Nearly three-quarters of Americans say Washington has forgotten them,  according to the latest Marketplace-Edison Research poll.  So what's behind that feeling? And what do you want from government? We'll talk about it.

Plus: a closer look at what it means to "Buy American"  and former Paramount Pictures CEO Sherry Lansing joins us to answer our Make Me Smart question. Finally: We're kick off our book club. If you want to help decide our first read, make sure you vote here

04/25/2017: It's tax plan eve

Apr 25, 2017
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Sabri Ben-Achour

President Trump's tax plan will either be the best thing for the economy since sliced bread (or something), or it'll blow the deficit to kingdom come. It kinda just depends on your perspective right now. We'll look at the arguments for the sliced bread side ahead of the president's announcement tomorrow. Then: Did anyone expect Canada to attract Trump's trade-policy wrath? Wilbur Ross said today there won't be a trade war, but there's gonna be collateral damage. Plus, we'll talk with Dave Eggers about his book "The Circle" as the movie version heads to theaters.

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Marketplace Weekend Staff

Some good news: According to the latest Marketplace-Edison Research Poll, Americans are feeling less anxious about the economy. That is, unless you're between 18 and 24, in which case you're losing sleep over your job, housing and retirement.

With major market indexes up, economist Lindsey Piegza joins us to talk about the psychology behind those increases. Investors are optimistic about the pro-growth policies Trump has proposed, like a 15 percent corporate tax rate, even if they haven't come to fruition. Next, we'll look at a possible source of tension between farmers and Trump over his push for strict immigration rules and his tamp down on free trade, which might not bode well for the agriculture industry.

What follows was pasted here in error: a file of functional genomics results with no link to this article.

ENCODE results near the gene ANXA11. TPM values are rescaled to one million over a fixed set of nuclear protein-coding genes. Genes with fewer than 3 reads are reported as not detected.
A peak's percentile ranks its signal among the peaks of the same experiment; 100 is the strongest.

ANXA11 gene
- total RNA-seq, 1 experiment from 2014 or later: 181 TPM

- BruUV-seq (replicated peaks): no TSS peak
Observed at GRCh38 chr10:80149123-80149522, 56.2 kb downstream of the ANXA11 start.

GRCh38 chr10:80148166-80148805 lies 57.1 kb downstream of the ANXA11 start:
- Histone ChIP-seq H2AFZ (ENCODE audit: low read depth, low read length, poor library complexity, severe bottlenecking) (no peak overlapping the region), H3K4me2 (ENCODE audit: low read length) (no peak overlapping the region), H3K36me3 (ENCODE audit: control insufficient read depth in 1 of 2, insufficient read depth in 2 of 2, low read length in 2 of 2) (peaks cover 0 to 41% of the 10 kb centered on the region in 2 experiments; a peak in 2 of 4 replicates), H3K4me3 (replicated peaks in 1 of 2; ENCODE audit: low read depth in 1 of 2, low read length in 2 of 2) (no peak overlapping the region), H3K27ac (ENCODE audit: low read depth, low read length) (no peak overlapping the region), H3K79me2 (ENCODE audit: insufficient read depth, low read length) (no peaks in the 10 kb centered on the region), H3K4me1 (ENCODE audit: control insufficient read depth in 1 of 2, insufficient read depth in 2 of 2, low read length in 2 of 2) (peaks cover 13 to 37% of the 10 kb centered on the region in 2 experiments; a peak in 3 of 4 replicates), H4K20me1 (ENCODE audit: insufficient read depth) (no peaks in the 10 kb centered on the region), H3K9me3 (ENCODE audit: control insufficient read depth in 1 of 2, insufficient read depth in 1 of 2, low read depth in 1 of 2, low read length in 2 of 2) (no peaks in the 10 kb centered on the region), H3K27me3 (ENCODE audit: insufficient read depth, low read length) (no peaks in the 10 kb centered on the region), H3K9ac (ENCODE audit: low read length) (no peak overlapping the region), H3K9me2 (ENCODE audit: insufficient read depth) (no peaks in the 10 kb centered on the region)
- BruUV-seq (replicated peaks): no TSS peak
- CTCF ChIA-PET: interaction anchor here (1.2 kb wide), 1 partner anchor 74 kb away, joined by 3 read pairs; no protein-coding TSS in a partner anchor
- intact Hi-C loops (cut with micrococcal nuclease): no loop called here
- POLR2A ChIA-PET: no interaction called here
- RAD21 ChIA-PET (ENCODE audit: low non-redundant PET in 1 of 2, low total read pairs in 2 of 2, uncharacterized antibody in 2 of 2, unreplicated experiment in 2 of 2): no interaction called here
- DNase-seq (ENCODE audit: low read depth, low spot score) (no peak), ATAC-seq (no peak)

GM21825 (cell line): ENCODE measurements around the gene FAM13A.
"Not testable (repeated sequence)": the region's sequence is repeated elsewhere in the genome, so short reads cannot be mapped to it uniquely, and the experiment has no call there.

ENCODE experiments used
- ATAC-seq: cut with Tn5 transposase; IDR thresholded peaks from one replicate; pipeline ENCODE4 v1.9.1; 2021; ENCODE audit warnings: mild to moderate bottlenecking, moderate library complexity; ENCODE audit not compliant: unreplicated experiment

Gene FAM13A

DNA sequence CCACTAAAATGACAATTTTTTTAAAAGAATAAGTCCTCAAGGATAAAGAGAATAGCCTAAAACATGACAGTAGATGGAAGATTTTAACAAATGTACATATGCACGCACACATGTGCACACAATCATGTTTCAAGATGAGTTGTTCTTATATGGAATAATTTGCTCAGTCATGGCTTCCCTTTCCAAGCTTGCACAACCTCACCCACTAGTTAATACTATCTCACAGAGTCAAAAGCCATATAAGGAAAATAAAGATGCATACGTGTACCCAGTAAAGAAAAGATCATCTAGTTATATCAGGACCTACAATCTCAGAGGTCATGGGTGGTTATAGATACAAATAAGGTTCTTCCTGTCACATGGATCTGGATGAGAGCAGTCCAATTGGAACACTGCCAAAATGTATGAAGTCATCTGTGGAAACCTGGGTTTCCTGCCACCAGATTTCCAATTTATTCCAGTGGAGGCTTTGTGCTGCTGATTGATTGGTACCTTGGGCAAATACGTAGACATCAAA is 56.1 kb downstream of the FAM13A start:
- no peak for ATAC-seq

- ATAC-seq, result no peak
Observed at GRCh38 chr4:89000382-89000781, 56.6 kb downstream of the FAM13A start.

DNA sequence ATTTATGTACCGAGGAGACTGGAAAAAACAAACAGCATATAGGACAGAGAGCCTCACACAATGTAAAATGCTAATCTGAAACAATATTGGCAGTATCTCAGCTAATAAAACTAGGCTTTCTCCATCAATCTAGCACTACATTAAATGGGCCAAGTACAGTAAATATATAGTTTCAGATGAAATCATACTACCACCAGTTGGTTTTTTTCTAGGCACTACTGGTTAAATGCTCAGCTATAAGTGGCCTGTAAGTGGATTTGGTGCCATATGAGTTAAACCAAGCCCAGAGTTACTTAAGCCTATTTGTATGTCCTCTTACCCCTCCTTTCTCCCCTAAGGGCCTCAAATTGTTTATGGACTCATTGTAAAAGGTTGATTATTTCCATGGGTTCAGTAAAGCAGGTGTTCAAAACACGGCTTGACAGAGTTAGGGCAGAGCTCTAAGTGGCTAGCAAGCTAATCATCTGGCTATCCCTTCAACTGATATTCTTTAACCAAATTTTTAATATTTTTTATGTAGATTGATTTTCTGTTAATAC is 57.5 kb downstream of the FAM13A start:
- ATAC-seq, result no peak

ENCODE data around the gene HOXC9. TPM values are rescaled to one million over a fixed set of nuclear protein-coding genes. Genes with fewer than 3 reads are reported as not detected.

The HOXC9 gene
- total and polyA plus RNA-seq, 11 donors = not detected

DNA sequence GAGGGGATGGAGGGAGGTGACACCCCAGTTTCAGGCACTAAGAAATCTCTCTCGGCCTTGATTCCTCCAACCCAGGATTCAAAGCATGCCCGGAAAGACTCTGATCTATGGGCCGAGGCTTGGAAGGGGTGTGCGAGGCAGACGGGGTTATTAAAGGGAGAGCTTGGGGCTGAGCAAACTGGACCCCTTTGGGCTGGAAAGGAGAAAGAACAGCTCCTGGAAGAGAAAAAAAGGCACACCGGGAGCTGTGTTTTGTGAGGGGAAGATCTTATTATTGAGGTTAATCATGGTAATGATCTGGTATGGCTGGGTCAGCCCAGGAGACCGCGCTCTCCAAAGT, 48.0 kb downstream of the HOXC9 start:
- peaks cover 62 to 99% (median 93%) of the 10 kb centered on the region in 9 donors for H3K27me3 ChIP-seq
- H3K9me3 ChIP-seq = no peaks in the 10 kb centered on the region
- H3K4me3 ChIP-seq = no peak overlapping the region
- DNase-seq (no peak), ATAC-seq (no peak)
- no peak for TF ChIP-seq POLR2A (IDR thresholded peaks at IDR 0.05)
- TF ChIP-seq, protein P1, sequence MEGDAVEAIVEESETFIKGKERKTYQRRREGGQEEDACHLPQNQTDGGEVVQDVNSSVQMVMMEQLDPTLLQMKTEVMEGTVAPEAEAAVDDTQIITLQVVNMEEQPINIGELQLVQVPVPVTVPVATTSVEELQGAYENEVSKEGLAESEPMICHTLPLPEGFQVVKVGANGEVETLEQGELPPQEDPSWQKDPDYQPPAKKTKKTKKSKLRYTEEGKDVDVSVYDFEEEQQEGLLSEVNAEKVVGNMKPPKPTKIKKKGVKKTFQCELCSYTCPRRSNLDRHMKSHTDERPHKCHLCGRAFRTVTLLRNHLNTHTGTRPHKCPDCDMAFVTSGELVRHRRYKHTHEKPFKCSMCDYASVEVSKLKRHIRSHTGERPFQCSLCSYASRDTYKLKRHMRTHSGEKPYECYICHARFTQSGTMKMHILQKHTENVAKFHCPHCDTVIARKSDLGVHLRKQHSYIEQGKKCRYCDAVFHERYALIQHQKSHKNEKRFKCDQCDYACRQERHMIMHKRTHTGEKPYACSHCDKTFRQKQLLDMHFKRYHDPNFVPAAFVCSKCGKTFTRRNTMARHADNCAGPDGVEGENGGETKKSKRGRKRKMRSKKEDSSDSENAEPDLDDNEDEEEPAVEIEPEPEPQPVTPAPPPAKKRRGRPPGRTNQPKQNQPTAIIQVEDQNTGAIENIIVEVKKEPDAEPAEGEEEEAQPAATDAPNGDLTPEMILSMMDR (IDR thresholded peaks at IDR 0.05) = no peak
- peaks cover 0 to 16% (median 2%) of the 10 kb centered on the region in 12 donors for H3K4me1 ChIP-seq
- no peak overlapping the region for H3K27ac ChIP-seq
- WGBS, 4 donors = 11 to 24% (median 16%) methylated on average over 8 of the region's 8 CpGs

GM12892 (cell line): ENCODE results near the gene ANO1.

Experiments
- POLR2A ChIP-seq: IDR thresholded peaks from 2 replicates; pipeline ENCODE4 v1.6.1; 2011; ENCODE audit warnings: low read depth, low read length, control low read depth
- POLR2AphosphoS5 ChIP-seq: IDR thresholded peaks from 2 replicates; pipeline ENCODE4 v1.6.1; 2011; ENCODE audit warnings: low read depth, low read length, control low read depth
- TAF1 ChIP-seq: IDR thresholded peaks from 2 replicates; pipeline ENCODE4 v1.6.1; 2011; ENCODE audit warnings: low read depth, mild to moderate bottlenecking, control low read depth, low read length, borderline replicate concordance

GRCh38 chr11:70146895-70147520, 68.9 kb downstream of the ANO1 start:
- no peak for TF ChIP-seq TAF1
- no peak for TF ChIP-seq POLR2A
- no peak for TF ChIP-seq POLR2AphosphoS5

The Commerce Department announced new tariffs of 3 percent to 24 percent on Canadian lumber companies, saying the Canadian government unfairly subsidizes the industry. Some American companies will have to pay the fee retroactively for orders delivered in the last 90 days. This debate has been ongoing for decades, and Canada denies it unfairly supports its lumber industry. Meanwhile, U.S. homebuilders said the new tariffs will increase the price of construction.

Click the above audio player to hear the full story.

Mexican restaurant chain Chipotle reports earnings after markets close today. The beleaguered burrito brand’s stock is up nearly 20 percent this year, signaling a possible comeback from its E. coli scandal of 2015. Analysts expect a recovery quarter for Chipotle, but the company has a ways to go.

Click the audio player above to hear the full story.

As Sonny Perdue gets sworn in to be the new Secretary of Agriculture, President Trump is set to meet with farming representatives. Among the top items on their list: immigration and trade. Up to 70 percent of the farming labor force is undocumented immigrants. About 20 percent of the U.S. agriculture business are exports dependent on good trade relations.

Click the audio player above to hear the full story.

Why women and men view the economy differently

Apr 25, 2017
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Marielle Segarra

In the Marketplace-Edison Research Poll, we asked this question: where is the U.S. economy today, compared to a year ago — better, worse or the same? The poll found that 40 percent of men thought it was doing better, compared to 24 percent of women.

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Marketplace